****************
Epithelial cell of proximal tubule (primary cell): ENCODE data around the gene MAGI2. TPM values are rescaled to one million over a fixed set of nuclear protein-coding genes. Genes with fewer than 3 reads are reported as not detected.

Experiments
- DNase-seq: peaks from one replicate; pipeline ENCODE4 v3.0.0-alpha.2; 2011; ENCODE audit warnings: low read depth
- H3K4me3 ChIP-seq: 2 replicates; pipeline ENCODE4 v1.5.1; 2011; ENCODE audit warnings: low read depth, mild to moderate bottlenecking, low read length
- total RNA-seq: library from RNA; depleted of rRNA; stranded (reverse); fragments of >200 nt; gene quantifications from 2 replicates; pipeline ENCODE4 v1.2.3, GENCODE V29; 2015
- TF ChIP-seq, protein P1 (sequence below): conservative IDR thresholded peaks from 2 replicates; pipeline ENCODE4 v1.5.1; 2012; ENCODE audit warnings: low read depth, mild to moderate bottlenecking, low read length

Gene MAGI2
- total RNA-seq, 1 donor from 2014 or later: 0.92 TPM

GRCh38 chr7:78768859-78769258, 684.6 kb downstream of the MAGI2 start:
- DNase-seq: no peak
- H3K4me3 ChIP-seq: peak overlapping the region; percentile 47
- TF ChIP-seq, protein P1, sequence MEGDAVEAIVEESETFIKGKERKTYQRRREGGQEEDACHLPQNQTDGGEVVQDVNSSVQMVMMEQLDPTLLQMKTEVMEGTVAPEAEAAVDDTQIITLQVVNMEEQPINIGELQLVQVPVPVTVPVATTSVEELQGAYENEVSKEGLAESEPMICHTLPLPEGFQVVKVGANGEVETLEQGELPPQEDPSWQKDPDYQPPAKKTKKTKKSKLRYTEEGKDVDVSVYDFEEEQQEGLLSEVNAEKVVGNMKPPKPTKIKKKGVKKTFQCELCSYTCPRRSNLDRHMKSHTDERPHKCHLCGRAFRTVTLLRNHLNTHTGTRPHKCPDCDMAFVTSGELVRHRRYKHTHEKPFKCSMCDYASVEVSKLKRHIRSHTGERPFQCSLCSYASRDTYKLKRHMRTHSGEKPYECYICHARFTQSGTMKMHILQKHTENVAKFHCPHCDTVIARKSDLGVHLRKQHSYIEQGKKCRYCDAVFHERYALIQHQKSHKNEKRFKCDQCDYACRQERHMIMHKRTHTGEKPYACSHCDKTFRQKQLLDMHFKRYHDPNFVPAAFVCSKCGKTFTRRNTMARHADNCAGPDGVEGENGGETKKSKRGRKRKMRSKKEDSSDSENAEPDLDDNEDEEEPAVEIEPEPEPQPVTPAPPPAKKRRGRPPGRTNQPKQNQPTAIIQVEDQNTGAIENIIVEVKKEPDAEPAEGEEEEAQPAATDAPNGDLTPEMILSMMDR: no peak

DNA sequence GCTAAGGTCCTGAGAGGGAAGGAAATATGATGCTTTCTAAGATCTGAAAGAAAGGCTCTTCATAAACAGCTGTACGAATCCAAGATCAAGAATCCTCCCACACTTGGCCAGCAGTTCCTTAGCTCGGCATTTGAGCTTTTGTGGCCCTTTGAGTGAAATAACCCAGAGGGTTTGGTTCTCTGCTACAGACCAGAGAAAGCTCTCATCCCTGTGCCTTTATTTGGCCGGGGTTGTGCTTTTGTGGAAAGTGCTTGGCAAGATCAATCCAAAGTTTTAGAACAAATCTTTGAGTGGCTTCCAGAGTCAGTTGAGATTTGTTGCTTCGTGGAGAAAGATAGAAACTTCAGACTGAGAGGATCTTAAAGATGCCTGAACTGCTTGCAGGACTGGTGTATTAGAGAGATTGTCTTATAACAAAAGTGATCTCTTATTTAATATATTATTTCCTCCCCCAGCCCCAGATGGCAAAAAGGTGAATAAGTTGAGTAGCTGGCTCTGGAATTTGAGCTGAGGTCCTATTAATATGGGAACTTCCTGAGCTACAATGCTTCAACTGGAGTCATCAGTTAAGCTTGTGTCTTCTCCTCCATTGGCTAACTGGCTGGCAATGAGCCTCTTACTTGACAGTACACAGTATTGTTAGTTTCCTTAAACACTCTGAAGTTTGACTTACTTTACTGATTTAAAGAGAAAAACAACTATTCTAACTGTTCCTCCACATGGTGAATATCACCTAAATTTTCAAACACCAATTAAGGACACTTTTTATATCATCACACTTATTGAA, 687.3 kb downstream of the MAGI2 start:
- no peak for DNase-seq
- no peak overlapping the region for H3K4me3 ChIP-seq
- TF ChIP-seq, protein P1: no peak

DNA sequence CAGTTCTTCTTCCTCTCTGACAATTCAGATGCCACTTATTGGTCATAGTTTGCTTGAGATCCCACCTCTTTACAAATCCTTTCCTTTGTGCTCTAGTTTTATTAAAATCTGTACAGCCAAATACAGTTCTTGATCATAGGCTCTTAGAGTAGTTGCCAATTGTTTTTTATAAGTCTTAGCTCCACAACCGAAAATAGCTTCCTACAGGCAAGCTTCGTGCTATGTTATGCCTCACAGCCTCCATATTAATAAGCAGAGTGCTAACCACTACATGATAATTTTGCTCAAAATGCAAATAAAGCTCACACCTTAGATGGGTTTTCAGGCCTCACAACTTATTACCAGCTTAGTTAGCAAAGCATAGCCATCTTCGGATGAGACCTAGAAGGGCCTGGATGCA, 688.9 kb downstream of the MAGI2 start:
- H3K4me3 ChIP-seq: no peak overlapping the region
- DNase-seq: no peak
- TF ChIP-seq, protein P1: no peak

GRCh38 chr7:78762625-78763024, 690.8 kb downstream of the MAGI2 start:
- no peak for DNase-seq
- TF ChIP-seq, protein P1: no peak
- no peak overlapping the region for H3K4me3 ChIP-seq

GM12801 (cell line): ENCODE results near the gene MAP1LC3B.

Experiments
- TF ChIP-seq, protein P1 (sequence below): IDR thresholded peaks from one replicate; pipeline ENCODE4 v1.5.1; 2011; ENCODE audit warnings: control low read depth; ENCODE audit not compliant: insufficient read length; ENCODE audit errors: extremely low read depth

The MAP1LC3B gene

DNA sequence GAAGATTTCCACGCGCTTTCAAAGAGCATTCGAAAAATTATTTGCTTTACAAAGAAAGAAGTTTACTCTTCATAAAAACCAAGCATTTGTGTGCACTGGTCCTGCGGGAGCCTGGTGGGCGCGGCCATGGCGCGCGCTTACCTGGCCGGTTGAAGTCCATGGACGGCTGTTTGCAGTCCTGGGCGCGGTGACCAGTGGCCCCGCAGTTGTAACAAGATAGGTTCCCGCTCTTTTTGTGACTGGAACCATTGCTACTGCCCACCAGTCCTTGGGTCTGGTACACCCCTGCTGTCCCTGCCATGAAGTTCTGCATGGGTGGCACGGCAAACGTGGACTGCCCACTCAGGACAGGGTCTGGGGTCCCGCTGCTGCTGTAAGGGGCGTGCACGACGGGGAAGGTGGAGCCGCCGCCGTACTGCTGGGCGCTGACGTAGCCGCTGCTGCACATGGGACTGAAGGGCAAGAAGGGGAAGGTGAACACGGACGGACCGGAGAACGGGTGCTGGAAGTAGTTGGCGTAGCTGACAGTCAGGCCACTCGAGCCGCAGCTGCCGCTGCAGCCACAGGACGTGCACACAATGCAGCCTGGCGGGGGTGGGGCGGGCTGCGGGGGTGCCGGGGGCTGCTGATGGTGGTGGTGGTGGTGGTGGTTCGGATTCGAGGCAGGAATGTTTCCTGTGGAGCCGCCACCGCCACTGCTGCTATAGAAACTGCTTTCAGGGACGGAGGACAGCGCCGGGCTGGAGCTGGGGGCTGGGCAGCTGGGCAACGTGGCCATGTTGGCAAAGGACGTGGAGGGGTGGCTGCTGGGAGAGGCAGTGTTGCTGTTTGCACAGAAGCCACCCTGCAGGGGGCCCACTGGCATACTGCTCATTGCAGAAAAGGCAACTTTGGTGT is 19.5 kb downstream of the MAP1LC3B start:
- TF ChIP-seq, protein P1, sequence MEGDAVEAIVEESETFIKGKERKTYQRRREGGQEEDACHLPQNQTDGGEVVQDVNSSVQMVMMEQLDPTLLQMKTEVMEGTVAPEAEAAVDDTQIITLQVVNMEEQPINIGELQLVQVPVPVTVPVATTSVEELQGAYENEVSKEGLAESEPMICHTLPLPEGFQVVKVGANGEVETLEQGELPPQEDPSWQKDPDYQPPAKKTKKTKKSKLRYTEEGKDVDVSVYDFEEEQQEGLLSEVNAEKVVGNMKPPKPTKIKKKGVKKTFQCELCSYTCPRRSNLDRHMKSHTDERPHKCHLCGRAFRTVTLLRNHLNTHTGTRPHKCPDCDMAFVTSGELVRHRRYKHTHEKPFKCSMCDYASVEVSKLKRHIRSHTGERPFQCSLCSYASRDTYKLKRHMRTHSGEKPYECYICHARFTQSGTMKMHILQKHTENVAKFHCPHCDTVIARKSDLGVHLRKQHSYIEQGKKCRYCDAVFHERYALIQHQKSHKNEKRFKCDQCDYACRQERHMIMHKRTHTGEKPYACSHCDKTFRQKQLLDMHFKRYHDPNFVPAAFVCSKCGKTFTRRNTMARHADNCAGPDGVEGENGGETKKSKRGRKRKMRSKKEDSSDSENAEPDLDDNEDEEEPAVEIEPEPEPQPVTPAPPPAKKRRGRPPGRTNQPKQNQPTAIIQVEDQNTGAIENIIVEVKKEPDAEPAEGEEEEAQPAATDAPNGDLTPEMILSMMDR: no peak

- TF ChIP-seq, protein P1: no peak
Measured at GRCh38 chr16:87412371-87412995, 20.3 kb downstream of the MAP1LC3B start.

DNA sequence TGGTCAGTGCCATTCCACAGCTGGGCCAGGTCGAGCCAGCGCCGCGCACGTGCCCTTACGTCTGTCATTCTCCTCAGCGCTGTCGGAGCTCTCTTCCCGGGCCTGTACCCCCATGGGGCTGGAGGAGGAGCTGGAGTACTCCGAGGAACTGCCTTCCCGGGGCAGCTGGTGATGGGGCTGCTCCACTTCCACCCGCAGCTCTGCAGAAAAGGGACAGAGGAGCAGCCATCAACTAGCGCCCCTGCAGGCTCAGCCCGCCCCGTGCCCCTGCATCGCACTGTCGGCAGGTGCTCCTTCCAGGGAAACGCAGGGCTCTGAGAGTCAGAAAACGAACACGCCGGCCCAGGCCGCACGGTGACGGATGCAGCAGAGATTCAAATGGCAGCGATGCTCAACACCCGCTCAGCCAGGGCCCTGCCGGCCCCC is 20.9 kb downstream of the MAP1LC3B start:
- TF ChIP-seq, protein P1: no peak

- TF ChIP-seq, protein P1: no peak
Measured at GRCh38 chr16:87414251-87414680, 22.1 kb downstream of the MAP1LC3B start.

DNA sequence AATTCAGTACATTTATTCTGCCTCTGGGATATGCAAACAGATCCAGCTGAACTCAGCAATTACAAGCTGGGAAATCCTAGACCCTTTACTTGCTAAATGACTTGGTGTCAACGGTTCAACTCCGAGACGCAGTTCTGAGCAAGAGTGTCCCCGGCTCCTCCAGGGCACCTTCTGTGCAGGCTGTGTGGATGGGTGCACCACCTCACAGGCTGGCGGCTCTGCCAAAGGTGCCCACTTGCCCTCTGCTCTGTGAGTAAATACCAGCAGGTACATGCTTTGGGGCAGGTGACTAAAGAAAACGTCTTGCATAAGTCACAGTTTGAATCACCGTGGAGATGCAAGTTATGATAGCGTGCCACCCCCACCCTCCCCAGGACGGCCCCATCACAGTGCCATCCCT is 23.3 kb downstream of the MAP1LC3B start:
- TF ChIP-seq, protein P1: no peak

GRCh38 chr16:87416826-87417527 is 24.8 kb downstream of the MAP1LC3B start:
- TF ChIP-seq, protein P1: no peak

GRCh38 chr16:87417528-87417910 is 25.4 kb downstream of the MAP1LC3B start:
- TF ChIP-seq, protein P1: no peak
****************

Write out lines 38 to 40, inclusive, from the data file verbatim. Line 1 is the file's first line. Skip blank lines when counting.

- TF ChIP-seq, protein P1: no peak

GRCh38 chr16:87416826-87417527 is 24.8 kb downstream of the MAP1LC3B start:
- TF ChIP-seq, protein P1: no peak